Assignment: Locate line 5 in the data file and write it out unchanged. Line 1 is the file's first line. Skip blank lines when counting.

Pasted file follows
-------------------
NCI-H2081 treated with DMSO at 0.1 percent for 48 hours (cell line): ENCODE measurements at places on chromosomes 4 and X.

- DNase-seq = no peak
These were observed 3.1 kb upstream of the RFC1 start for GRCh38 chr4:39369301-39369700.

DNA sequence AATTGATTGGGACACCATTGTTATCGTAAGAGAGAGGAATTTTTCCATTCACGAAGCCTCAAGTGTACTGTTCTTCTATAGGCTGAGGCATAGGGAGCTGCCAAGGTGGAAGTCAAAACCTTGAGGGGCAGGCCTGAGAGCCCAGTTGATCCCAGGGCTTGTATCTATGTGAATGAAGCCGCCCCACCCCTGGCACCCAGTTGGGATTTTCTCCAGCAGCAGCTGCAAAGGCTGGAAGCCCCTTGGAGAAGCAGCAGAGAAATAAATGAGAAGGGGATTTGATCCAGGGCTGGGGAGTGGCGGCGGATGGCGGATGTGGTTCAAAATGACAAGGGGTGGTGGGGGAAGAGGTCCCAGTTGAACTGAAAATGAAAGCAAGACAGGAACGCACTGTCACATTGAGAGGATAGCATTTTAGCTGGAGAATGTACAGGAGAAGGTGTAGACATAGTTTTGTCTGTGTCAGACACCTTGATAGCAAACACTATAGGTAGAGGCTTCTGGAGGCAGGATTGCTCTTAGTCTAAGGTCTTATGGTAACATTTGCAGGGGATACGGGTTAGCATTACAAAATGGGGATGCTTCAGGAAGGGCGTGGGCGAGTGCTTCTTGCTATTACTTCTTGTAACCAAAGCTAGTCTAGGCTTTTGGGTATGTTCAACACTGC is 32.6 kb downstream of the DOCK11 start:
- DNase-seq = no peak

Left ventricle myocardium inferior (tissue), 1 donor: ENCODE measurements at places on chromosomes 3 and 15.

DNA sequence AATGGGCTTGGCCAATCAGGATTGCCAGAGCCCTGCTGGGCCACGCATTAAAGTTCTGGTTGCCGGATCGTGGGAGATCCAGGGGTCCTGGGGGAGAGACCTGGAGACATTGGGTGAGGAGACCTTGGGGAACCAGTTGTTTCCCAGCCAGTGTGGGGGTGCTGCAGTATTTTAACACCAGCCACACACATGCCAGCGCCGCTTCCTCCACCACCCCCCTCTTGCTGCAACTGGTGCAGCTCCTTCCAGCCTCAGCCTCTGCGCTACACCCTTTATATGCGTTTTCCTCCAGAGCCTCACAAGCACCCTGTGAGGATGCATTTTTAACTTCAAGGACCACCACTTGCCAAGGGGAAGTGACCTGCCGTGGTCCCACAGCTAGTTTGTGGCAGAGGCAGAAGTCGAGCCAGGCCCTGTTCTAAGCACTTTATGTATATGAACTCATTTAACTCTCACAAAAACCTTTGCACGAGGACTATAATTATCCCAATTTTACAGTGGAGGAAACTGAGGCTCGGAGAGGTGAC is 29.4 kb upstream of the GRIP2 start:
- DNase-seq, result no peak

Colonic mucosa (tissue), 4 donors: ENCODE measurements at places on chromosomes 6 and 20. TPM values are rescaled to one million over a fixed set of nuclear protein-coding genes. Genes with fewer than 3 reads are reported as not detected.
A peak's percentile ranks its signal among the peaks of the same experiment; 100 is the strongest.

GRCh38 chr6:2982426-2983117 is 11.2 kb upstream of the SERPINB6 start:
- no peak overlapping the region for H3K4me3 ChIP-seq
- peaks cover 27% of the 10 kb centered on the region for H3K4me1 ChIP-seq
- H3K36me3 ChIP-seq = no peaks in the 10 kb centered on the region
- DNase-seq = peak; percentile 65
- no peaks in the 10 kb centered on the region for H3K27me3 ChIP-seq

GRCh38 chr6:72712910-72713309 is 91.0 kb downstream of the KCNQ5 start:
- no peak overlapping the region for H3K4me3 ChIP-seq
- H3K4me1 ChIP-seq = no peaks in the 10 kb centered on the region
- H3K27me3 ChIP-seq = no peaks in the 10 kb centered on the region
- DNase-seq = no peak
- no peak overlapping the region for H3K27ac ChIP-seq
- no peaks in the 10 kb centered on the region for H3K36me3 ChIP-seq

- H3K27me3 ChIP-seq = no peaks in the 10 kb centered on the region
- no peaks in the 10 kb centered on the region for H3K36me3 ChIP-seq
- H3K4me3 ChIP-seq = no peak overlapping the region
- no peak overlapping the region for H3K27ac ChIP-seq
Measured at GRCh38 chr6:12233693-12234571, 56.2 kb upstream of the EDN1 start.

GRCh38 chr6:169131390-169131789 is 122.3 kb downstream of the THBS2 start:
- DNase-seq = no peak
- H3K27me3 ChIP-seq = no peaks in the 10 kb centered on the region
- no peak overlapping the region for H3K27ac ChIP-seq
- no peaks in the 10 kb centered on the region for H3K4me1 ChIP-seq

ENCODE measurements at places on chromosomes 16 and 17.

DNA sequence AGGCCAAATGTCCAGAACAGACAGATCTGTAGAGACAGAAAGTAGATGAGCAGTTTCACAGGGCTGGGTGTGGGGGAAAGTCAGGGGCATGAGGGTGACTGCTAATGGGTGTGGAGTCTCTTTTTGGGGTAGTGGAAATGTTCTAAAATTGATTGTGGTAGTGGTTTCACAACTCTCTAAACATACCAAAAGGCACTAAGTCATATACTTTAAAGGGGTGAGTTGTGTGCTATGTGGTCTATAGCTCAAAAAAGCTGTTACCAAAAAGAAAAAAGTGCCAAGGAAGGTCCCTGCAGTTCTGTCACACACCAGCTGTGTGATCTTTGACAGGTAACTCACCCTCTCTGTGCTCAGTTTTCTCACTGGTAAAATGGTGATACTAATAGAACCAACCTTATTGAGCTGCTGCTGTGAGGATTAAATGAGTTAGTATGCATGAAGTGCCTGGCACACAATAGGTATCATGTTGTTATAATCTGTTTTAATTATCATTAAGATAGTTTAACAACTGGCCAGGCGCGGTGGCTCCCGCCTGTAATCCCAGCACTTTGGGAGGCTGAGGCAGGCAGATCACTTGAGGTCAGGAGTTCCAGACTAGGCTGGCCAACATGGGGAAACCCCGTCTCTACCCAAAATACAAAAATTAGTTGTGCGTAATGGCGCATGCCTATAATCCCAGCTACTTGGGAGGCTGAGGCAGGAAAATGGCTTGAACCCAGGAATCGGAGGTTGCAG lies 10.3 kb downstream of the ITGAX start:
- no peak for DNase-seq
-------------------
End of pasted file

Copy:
- DNase-seq = no peak